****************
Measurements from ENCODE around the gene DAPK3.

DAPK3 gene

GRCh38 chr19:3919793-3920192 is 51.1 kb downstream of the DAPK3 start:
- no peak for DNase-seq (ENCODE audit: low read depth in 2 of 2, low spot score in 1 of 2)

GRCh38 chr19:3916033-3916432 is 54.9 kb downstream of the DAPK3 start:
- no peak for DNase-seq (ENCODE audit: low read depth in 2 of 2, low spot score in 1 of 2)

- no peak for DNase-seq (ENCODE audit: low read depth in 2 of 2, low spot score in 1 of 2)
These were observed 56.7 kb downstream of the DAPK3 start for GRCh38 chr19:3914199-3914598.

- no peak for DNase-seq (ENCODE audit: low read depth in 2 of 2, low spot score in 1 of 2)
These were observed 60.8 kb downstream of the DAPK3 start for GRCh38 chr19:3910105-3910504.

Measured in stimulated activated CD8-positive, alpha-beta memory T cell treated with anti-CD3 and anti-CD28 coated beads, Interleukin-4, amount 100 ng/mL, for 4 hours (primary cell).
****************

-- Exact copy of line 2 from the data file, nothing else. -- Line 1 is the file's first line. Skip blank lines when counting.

DAPK3 gene